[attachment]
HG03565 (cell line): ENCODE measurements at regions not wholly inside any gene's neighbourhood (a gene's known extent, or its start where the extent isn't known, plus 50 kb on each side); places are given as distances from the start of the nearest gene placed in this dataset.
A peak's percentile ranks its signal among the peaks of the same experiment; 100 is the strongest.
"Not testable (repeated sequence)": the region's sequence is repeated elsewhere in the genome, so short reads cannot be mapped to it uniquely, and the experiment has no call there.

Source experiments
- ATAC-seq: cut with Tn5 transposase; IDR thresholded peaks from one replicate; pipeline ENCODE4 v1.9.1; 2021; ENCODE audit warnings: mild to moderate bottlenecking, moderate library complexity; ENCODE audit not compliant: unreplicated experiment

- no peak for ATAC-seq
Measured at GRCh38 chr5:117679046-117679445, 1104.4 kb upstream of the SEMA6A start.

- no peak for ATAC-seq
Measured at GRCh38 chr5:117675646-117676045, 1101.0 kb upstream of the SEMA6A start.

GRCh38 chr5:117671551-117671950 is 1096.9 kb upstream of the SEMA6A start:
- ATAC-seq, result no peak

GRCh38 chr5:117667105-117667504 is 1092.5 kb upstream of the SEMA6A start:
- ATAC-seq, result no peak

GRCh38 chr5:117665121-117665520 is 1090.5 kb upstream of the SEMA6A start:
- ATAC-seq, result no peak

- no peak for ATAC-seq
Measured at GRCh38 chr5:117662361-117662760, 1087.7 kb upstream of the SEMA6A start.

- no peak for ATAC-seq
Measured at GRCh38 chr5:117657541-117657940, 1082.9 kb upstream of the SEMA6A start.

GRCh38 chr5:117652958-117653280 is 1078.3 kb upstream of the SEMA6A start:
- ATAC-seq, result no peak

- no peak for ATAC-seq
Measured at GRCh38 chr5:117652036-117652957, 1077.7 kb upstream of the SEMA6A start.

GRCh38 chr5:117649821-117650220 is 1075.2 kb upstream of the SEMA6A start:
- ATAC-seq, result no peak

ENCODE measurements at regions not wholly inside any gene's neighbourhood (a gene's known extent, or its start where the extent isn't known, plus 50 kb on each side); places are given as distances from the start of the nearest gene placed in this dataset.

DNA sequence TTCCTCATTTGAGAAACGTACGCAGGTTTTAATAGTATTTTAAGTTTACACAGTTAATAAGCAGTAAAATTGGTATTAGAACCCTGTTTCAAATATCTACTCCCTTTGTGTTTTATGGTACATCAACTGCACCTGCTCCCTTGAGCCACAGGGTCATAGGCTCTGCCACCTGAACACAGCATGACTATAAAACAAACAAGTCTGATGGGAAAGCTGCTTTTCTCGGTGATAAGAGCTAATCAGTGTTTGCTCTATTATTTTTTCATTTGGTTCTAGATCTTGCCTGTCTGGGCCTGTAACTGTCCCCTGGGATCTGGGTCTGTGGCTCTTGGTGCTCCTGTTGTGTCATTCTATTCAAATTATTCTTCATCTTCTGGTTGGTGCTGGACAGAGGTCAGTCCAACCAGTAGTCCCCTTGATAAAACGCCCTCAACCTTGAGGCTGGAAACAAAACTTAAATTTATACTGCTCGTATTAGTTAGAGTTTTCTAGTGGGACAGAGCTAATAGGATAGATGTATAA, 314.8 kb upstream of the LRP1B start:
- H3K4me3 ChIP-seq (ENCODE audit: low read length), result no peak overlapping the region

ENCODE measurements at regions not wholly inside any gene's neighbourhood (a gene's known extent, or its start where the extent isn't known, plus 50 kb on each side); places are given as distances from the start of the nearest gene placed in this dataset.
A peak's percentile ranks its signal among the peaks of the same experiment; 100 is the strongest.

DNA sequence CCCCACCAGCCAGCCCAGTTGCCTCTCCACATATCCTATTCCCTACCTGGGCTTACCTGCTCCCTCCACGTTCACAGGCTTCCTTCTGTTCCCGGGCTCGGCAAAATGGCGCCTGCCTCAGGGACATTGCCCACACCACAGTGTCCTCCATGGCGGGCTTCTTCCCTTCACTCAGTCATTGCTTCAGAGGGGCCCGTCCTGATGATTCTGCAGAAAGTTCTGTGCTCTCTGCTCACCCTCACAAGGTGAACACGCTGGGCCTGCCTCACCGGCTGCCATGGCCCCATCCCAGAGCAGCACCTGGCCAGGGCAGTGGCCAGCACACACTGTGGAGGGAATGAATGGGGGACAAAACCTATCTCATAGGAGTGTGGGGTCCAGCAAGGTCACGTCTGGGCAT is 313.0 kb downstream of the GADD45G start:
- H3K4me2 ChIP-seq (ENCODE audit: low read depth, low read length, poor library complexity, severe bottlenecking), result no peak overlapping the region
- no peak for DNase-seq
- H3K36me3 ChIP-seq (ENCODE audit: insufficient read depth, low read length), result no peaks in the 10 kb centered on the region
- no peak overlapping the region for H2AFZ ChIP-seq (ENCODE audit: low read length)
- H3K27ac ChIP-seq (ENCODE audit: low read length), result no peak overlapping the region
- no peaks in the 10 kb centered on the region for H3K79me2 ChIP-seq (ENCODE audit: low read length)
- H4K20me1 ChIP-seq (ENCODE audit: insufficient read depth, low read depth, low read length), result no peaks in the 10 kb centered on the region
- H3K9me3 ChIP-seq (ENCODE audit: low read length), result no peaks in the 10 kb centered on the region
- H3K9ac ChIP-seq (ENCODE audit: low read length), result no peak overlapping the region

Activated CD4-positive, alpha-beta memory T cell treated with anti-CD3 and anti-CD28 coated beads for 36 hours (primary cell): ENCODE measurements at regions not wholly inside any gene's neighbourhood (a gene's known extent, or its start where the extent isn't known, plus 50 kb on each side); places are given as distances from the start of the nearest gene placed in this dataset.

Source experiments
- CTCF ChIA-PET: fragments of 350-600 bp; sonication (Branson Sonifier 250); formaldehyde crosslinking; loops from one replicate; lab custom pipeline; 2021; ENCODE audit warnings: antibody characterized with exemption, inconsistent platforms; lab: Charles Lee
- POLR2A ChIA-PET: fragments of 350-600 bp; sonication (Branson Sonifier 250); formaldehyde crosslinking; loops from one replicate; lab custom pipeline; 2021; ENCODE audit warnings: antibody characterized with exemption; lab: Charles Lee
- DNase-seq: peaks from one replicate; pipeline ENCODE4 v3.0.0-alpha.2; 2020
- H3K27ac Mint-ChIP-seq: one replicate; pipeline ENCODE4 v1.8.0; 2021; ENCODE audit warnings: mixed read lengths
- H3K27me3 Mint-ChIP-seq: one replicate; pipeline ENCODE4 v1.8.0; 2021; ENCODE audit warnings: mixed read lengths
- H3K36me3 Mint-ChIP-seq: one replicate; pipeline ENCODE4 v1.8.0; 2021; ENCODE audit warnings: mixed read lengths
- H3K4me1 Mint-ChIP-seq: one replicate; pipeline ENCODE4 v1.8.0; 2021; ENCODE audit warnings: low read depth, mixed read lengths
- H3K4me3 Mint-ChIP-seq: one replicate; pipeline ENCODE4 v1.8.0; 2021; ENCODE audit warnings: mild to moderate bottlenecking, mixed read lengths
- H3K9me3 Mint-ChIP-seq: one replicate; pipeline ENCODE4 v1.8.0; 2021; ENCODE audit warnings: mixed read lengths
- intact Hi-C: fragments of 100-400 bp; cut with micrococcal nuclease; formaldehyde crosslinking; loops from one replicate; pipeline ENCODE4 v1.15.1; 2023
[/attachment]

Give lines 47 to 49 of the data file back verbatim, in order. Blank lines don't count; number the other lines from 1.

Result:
- H3K27me3 Mint-ChIP-seq: one replicate; pipeline ENCODE4 v1.8.0; 2021; ENCODE audit warnings: mixed read lengths
- H3K36me3 Mint-ChIP-seq: one replicate; pipeline ENCODE4 v1.8.0; 2021; ENCODE audit warnings: mixed read lengths
- H3K4me1 Mint-ChIP-seq: one replicate; pipeline ENCODE4 v1.8.0; 2021; ENCODE audit warnings: low read depth, mixed read lengths